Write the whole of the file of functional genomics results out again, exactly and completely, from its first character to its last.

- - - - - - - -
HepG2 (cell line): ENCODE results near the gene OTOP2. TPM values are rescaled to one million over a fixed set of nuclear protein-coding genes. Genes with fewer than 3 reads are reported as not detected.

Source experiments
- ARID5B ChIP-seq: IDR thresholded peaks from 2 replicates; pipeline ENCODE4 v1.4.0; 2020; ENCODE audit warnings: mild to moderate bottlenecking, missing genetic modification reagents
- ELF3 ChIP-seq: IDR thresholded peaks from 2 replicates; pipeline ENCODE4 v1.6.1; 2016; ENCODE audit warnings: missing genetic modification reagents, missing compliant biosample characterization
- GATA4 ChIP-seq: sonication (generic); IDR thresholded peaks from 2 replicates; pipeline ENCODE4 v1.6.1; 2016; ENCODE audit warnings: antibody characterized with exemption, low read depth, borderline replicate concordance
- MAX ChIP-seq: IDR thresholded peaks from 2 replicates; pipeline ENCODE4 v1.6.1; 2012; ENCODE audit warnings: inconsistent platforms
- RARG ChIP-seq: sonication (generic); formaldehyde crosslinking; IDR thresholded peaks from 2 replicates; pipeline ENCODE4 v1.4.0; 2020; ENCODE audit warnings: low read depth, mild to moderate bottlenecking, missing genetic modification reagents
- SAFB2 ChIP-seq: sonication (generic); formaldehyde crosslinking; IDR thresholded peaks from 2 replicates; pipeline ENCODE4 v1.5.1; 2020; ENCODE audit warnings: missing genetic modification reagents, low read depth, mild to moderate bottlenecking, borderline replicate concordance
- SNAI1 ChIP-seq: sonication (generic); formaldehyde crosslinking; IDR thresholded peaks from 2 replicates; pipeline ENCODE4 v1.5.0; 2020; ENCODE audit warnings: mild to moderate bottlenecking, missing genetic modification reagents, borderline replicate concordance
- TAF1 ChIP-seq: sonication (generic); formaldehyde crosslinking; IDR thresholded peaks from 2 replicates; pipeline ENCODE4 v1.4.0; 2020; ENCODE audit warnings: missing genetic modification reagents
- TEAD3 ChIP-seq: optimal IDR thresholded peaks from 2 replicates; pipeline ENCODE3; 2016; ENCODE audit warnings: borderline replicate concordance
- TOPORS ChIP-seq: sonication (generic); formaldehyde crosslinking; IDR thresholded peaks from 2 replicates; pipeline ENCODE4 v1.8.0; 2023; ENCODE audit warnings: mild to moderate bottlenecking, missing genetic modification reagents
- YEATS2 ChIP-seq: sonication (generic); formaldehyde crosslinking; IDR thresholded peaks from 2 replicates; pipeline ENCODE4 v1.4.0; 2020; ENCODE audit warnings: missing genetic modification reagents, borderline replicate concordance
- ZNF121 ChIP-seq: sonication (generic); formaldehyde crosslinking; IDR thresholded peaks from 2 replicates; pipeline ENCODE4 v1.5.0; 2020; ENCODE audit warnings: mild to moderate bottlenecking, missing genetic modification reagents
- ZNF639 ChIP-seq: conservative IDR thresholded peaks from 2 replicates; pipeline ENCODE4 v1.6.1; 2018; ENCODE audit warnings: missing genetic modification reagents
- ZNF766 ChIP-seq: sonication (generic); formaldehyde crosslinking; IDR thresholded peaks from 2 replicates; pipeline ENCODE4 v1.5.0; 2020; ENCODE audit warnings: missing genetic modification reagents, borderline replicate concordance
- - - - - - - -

HepG2 (cell line): ENCODE results near the gene OTOP2. TPM values are rescaled to one million over a fixed set of nuclear protein-coding genes. Genes with fewer than 3 reads are reported as not detected.

Source experiments
- ARID5B ChIP-seq: IDR thresholded peaks from 2 replicates; pipeline ENCODE4 v1.4.0; 2020; ENCODE audit warnings: mild to moderate bottlenecking, missing genetic modification reagents
- ELF3 ChIP-seq: IDR thresholded peaks from 2 replicates; pipeline ENCODE4 v1.6.1; 2016; ENCODE audit warnings: missing genetic modification reagents, missing compliant biosample characterization
- GATA4 ChIP-seq: sonication (generic); IDR thresholded peaks from 2 replicates; pipeline ENCODE4 v1.6.1; 2016; ENCODE audit warnings: antibody characterized with exemption, low read depth, borderline replicate concordance
- MAX ChIP-seq: IDR thresholded peaks from 2 replicates; pipeline ENCODE4 v1.6.1; 2012; ENCODE audit warnings: inconsistent platforms
- RARG ChIP-seq: sonication (generic); formaldehyde crosslinking; IDR thresholded peaks from 2 replicates; pipeline ENCODE4 v1.4.0; 2020; ENCODE audit warnings: low read depth, mild to moderate bottlenecking, missing genetic modification reagents
- SAFB2 ChIP-seq: sonication (generic); formaldehyde crosslinking; IDR thresholded peaks from 2 replicates; pipeline ENCODE4 v1.5.1; 2020; ENCODE audit warnings: missing genetic modification reagents, low read depth, mild to moderate bottlenecking, borderline replicate concordance
- SNAI1 ChIP-seq: sonication (generic); formaldehyde crosslinking; IDR thresholded peaks from 2 replicates; pipeline ENCODE4 v1.5.0; 2020; ENCODE audit warnings: mild to moderate bottlenecking, missing genetic modification reagents, borderline replicate concordance
- TAF1 ChIP-seq: sonication (generic); formaldehyde crosslinking; IDR thresholded peaks from 2 replicates; pipeline ENCODE4 v1.4.0; 2020; ENCODE audit warnings: missing genetic modification reagents
- TEAD3 ChIP-seq: optimal IDR thresholded peaks from 2 replicates; pipeline ENCODE3; 2016; ENCODE audit warnings: borderline replicate concordance
- TOPORS ChIP-seq: sonication (generic); formaldehyde crosslinking; IDR thresholded peaks from 2 replicates; pipeline ENCODE4 v1.8.0; 2023; ENCODE audit warnings: mild to moderate bottlenecking, missing genetic modification reagents
- YEATS2 ChIP-seq: sonication (generic); formaldehyde crosslinking; IDR thresholded peaks from 2 replicates; pipeline ENCODE4 v1.4.0; 2020; ENCODE audit warnings: missing genetic modification reagents, borderline replicate concordance
- ZNF121 ChIP-seq: sonication (generic); formaldehyde crosslinking; IDR thresholded peaks from 2 replicates; pipeline ENCODE4 v1.5.0; 2020; ENCODE audit warnings: mild to moderate bottlenecking, missing genetic modification reagents
- ZNF639 ChIP-seq: conservative IDR thresholded peaks from 2 replicates; pipeline ENCODE4 v1.6.1; 2018; ENCODE audit warnings: missing genetic modification reagents
- ZNF766 ChIP-seq: sonication (generic); formaldehyde crosslinking; IDR thresholded peaks from 2 replicates; pipeline ENCODE4 v1.5.0; 2020; ENCODE audit warnings: missing genetic modification reagents, borderline replicate concordance